The Dragon Reborn—the leader long prophesied who will save the world, but in the saving destroy it; the savior who will run mad and kill all those dearest to him—is on the run from his destiny.
Able to touch the One Power, but unable to control it, and with no one to teach him how—for no man has done it in three thousand years—Rand al’Thor knows only that he must face the Dark One. But how?
Winter has stopped the war—almost—yet men are dying, calling out for the Dragon. But where is he?
Spoilers for the previous two books in the series.
- After spending the previous two books mostly in varied stages of illness, Mat comes into his own in this book, and quickly becomes my favorite character. His parts have just the right mix of dangerous adventure and humor. And humor is needed sorely indeed, what with pretty much everyone else taking themselves super seriously.
- Jordan’s excellent worldbuilding continues to draw me hook, line and sinker into the story. We get to see a lot of new places and peoples, and it’s great fun, especially the Aiel.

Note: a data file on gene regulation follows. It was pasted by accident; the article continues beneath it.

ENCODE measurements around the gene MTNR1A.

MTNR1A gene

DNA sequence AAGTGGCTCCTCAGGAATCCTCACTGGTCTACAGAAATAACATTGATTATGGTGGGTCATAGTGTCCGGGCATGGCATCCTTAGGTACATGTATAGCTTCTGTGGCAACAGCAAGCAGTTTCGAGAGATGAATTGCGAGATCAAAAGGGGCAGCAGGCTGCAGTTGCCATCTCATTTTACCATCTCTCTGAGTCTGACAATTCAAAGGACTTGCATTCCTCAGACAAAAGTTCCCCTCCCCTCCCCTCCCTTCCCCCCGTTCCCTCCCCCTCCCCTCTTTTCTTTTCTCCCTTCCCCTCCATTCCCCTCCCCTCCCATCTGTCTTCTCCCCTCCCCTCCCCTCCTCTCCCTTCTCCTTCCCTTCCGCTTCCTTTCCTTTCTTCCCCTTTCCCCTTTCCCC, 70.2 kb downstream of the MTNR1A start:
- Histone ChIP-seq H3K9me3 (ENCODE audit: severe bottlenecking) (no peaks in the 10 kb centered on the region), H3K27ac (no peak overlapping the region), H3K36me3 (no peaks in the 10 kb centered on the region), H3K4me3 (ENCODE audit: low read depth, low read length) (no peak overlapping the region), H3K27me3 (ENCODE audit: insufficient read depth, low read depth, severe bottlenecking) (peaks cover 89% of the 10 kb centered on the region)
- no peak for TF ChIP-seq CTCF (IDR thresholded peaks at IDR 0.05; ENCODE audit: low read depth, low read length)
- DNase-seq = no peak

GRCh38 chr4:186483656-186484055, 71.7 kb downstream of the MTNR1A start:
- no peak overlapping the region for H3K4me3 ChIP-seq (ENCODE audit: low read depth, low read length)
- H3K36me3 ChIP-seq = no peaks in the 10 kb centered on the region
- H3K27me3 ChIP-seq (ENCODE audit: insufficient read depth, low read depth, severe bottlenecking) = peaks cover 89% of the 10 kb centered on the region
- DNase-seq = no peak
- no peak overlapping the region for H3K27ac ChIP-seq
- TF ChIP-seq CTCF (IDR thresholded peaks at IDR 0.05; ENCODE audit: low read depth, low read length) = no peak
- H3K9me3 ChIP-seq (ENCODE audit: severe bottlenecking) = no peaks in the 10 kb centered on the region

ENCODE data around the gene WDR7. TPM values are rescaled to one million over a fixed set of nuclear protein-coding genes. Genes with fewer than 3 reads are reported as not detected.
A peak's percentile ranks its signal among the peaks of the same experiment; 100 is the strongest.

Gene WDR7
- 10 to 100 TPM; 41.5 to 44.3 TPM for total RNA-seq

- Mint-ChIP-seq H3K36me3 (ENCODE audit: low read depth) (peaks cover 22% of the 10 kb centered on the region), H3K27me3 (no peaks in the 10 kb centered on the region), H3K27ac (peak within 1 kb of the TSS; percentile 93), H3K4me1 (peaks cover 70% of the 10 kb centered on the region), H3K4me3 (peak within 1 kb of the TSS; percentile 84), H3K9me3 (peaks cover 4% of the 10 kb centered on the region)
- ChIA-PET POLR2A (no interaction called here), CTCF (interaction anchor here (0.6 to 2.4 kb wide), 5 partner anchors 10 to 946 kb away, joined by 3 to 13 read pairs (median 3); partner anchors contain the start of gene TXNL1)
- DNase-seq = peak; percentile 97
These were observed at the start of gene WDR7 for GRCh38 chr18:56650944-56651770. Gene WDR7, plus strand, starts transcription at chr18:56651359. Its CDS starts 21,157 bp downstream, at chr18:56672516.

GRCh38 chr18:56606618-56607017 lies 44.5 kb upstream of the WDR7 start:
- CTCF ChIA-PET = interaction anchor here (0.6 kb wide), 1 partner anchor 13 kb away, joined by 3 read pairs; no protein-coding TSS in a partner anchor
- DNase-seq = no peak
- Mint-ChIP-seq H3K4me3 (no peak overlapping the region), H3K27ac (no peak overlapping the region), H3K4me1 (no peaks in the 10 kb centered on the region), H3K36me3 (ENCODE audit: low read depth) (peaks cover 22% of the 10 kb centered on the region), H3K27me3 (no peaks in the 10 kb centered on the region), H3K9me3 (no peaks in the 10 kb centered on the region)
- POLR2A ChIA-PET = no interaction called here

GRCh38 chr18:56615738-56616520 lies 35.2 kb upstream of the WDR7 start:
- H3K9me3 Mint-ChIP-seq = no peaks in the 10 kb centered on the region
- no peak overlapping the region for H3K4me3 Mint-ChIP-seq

- The plotline of the Elayne, Egwene and Nynaeve is much more interesting this time around, with the reveal of the existance of the Black Ajah among the Aes Sedai.
- The climax is awesome, and much more satisfying than in The Great Hunt.
- The book felt a bit formulaic, and shares quite a few plot elements and structures with the previous one.
- While I generally like Nynaeve, some of her choices and plans made me want to shake some sense into her, and her and the other girls’ behaviour towards Mat after a particular scene was off-the-charts infuriating.
- Every single person from Emond’s field being a total badass really pushed my suspension of disbelief at times. Of course, if there happens to be some reasonable explanation for this in the future, it’s all good, but for now the complaint stands.
- Braid tugging. So much braid tugging and skirt smoothing. And it is especially irritating, because it would’ve taken about five minutes to edit out.